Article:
But that’s not what happens. John doesn’t become one of the Twelve Apostles, and Jesus doesn’t join John’s community. John has his own separate ministry and disciples up until his death.

Jesus doesn’t stay with John by the Jordan. Instead, he goes out into the wilderness on his own, and then heads back to Galilee – the region where he grew up. He starts his own ministry, gathers his own disciples, stakes out his own geographical territory.

Jesus clearly loves and respects John. But he leaves and does something different. Why?

In Matthew 9, John’s disciples come to Jesus and ask him. They say, “Why are you doing things differently from John? We know we’re on the same side here, so why don’t you follow the same rules we follow and conduct your ministry in the same way that John does?”

Jesus’ answer to this is: “You can’t put new wine in old wineskins. If you do, the old wineskins will burst and you’ll lose both the skins and the wine. New wine has to be put into fresh wine skins.”

That’s why Jesus had to leave. That’s why Jesus didn’t simply join John’s community and take over John’s ministry. John was the greatest prophet of the old order, but God was doing something new.

The whole prophetic tradition and community pointed to Jesus. John’s ministry paved the way for the Messiah. But now that he had arrived on the scene, Jesus had been called by the Holy Spirit to do something new.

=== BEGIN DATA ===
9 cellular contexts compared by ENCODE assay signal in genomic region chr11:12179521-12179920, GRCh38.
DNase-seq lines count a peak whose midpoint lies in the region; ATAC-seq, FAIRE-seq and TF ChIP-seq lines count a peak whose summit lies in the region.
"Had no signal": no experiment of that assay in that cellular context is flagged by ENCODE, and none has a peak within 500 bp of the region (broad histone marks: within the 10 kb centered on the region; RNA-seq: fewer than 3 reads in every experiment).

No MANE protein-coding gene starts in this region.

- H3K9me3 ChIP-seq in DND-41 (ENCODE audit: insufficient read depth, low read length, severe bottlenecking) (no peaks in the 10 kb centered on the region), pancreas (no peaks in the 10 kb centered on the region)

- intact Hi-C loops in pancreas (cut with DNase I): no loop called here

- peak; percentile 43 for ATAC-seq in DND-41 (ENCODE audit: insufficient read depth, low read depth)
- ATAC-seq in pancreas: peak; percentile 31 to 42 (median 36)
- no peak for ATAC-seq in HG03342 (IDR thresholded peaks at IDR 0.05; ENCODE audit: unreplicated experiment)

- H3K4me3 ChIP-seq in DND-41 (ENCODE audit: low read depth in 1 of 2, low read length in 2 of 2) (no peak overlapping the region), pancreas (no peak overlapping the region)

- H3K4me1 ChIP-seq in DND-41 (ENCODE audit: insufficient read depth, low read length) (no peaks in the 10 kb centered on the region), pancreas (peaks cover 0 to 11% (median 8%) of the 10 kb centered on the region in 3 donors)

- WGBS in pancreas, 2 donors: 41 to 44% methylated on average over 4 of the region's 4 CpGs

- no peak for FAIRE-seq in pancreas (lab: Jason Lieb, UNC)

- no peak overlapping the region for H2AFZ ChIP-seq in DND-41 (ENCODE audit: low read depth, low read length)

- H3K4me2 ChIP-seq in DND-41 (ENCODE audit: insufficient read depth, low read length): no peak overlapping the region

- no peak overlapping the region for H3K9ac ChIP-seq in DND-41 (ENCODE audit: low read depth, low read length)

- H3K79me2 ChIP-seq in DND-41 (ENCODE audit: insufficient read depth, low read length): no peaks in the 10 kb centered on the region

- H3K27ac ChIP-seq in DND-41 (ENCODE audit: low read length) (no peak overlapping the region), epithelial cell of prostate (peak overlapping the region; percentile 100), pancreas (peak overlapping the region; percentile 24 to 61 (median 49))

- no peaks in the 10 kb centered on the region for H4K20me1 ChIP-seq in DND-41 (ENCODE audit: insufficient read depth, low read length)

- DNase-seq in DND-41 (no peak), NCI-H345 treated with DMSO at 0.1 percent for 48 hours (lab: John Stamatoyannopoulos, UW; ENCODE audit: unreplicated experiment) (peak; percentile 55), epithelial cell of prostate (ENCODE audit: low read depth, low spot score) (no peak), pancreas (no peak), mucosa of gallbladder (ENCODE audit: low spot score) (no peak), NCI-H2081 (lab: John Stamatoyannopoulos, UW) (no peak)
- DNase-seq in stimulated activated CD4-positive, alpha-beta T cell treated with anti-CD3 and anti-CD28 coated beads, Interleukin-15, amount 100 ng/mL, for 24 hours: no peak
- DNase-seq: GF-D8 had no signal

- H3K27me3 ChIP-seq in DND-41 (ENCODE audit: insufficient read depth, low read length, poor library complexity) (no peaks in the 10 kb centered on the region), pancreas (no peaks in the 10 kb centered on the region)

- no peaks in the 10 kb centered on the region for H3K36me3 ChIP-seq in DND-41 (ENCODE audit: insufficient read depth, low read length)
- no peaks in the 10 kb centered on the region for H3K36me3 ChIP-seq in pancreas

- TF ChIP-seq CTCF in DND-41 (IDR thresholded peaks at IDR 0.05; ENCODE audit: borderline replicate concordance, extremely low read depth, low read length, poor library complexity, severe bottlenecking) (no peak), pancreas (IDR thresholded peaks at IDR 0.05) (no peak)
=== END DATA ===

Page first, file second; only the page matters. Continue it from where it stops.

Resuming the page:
In spite of all the love and respect he had for John – in spite of the fact that his own ministry would have been impossible without John’s faithfulness – God was doing a new thing in Jesus. He couldn’t be boxed in by the past.

Is God doing a new thing now?

What does it mean that the Spirit has been poured out on each and every one of us? What does it mean that we are being baptized into the same Spirit that Jesus encountered during his baptism in the Jordan? Is God doing a new thing?

The early Quakers thought so. George Fox, speaking to a church like ours in 1652, asked:

You will say, Christ saith this, and the apostles say this; but what canst thou say? Art thou a child of Light and hast walked in the Light, and what thou speakest is it inwardly from God?

Is God doing a new thing? Is the Spirit descending again today? Is the new wine being poured out into our hearts?

We say, the Bible says this, and Quakers say that – but what can we say? Are we children of light? Are we walking in the light? And what we say, does it come inwardly from God?

What does it look like to love our tradition, to respect our spiritual ancestors, to submit ourselves to the church that has taught us so much – and yet to have the freedom to do a new thing when God calls us?

What is the new thing? Are you a child of light? Do you walk in the light? What you speak, is it inwardly from God? Have you received the new baptism, that comes from Jesus?

Is God doing a new thing in you?